The specific objectives are to:
- Develop two different leaders for potential use in the commercial and recreational fisheries.
- Evaluate both ultra-high molecular weight polyethylene and monofilament line for use with the leaders.
- Partner with NOAA Fisheries to conduct tests of the leaders during longlining in the Gulf of Mexico
- Determine the most effective leader ARL design and analyze its potential effectiveness for use in commercial and recreational fisheries.
- Inform stakeholders such as commercial and recreational fishers and local and regional management bodies, as to the effectiveness of the leader system to increase knowledge and effect broader use of the gear.
North Carolina Department of Environment and Natural Resources
Technical Solutions to Reduce Bycatch in the North Carolina Otter Trawl Shrimp Fishery
The proposed project will build on the results from a current Conservation Fund and National Fish and Wildlife Fund grants and will address the North Carolina Marine Fisheries Conservation request by continuing an industry workgroup, conducting two formal workshops prior to industry-led testing (in conjunction with the project meetings), evaluating bycatch reduction devices aboard three commercial trawlers in the summer brown shrimp fishery, and conducting an outreach workshop following testing to communicate to industry the most promising configurations. Should optimal devices be identified in this process, fishery managers and the commercial industry will have more tools to better manage and maintain this economically critical fishery. While data will be gathered from comparative testing aboard commercial shrimp trawlers in North Carolina, the technology identified in this process can be transferred throughout the Southeast Atlantic and Gulf of Mexico commercial trawl fisheries where finfish bycatch is also an issue.
Pacific States Marine Fisheries Commission
Modifying trawl selectivity to reduce Chinook salmon bycatch in the Pacific hake fishery.
The objective of this study is to test a flexible sorting grid bycatch reduction device designed to reduce Chinook salmon bycatch and evaluate its efficacy in the Pacific hake fishery. This research will occur over 12 days of gear testing aboard a chartered Pacific hake fishing vessel. Trawling will be conducted using a
commercial-sized midwater trawl and outfitted with the identified flexible sorting grid device. Retention and escapement rates will be quantified using a recapture net. Video camera systems will be used periodically to gather information on fish behavior in the vicinity of the device. A GLMM will be used to compare the proportion of fish catch at length to determine if retention is length-related.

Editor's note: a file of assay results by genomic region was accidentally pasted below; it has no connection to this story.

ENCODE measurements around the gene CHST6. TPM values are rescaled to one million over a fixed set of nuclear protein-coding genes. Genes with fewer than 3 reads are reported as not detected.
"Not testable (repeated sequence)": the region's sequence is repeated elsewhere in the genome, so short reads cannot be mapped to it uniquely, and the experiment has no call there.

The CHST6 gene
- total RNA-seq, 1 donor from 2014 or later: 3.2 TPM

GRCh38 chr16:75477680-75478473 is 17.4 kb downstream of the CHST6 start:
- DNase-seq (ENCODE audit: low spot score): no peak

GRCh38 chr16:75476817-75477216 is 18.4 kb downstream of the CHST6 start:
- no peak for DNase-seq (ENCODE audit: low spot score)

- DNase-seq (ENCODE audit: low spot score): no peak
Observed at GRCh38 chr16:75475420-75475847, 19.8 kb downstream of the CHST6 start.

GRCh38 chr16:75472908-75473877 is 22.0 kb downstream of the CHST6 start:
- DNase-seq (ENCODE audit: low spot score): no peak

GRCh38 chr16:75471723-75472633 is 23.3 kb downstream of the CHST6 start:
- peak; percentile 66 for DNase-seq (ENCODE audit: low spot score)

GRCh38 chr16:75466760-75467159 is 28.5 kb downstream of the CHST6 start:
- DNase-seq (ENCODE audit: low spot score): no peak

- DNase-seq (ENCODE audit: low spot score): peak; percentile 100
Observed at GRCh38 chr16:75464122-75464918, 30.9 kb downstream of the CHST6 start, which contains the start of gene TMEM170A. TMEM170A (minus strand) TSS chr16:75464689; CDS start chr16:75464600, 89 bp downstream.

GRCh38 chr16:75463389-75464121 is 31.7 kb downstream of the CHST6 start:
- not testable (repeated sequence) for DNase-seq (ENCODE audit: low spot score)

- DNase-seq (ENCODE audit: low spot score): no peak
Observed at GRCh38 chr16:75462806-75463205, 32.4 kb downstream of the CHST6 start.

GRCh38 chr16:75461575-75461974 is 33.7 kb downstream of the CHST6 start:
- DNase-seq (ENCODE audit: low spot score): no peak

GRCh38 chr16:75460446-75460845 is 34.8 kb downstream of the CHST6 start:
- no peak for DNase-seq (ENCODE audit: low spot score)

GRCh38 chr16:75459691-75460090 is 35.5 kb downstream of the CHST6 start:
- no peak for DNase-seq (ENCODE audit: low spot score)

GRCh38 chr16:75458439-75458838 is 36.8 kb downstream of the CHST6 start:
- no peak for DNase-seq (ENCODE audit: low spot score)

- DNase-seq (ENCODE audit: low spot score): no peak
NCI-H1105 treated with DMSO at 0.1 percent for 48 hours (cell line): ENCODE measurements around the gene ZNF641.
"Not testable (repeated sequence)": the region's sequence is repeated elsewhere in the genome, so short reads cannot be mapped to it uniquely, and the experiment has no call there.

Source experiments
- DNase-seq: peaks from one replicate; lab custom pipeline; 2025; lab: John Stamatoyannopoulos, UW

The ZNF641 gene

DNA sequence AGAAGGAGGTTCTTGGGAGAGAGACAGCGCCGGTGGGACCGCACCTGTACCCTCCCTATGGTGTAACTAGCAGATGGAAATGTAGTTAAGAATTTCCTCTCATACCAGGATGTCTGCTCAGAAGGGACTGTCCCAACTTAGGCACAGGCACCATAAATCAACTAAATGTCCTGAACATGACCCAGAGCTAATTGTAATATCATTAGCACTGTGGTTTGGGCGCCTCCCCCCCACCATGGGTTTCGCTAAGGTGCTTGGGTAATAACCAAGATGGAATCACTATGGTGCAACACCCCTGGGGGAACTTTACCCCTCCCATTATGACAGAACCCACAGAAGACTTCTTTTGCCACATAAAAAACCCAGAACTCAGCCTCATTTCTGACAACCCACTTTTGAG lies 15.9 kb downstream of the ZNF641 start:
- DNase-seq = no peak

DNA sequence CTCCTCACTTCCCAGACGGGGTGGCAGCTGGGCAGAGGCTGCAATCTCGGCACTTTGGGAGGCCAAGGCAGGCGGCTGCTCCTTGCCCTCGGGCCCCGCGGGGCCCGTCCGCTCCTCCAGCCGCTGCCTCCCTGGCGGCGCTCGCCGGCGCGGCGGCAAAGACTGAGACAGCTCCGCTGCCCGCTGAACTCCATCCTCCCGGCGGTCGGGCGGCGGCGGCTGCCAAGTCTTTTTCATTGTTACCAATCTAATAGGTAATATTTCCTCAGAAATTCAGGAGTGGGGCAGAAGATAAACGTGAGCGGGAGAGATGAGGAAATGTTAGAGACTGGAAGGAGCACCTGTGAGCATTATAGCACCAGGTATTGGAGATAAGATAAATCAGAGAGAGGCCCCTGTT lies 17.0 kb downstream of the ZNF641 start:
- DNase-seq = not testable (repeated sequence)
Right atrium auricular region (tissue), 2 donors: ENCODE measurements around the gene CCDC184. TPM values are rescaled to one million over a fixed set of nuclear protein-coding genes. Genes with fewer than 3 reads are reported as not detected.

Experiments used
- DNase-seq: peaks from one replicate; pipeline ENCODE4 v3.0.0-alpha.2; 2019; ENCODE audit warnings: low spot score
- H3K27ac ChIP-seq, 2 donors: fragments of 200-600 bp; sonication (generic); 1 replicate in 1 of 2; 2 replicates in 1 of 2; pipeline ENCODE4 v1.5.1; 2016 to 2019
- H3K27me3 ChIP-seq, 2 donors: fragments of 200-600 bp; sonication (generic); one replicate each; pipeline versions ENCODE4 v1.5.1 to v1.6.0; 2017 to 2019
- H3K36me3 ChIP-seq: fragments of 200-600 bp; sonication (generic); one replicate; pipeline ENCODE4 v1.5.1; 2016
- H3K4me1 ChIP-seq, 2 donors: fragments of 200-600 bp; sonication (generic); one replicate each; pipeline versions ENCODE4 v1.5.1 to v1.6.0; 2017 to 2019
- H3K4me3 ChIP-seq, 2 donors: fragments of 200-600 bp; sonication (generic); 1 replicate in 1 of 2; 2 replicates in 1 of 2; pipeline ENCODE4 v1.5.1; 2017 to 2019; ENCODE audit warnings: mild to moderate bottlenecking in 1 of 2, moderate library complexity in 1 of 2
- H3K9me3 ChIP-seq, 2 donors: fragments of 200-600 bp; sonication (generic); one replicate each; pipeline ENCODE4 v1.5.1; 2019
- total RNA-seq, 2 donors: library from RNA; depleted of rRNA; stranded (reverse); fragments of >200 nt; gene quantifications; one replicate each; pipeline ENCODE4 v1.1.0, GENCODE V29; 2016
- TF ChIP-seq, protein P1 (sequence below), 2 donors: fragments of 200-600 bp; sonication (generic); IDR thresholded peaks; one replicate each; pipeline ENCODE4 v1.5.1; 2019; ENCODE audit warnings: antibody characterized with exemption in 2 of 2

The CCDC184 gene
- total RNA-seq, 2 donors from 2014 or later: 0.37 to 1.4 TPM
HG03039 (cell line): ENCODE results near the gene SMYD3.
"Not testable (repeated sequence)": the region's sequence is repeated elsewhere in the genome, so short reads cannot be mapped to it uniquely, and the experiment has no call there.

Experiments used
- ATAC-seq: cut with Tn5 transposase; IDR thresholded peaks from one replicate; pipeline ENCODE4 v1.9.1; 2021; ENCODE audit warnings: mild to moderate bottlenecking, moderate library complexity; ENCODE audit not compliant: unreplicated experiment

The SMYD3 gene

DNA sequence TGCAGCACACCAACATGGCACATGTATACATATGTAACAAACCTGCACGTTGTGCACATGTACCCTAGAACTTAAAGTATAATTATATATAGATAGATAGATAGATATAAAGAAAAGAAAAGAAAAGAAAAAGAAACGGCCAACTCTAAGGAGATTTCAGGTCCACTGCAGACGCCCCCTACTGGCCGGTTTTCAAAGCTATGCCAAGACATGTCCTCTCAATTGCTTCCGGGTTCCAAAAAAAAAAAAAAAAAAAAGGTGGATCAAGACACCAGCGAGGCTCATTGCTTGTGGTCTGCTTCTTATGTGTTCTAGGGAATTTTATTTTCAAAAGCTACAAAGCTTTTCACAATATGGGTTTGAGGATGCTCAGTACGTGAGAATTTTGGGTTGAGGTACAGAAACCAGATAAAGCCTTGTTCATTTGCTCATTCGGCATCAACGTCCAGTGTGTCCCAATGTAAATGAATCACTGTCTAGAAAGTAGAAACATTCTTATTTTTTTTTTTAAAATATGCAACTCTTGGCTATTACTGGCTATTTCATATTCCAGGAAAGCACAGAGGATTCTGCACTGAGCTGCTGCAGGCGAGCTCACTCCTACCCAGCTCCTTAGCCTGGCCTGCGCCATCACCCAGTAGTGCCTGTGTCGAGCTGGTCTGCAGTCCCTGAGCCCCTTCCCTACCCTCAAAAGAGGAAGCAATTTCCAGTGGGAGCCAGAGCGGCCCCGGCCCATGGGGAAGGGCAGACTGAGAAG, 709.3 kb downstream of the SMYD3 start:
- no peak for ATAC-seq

Hanan and Associates, Inc.
Testing potential bycatch reduction from deep-set compared to shallow-set pelagic longline fishing targeting swordfish in the California Current.
This project was set up to use fishermen’s knowledge of where and how to fish swordfish sustainably within the West Coast EEZ. The project intends to use techniques developed in the Hawai'ian longline fishery proven to reduce bycatch off the West Coast. To perform the project, one or two commercial fishing vessels with experienced longline captains will collaborate with NOAA Fisheries scientists on fishing locations likely to produce swordfish with reduced bycatch of marine mammals and sea turtles. The project intends to test shallow set longlines (<100m) versus deep-set longlines (>100m) and test for significant differences in targeted catch and bycatch. Shallow sets will be fished during the night and deep sets fished during the day. If using one vessel we will alternate between gear types from one set to the next in the same general location. If using two vessels we will have one vessel perform shallow sets and the other do deep sets. In the second year, vessels will use the gear type not used the first year. All trips and each set will be monitored by NOAA Fisheries approved and trained observers. All observer data form will be collected by the after each trip.
Cascadia Research Collective
False killer whale movements in relation to longline fishing activity: assessment of interactions using satellite tag and fisheries data to develop best practices to reduce bycatch.
The goal of this research is to examine the relationship between movements of satellite-tagged false killer whales and longline fishing effort to inform fishing best practices to reduce bycatch. Analyses to address this goal are currently being undertaken with existing data, and this project would allow for additional field efforts to increase the sample size of tag data which will also contribute greatly to future research beyond the scope of this project.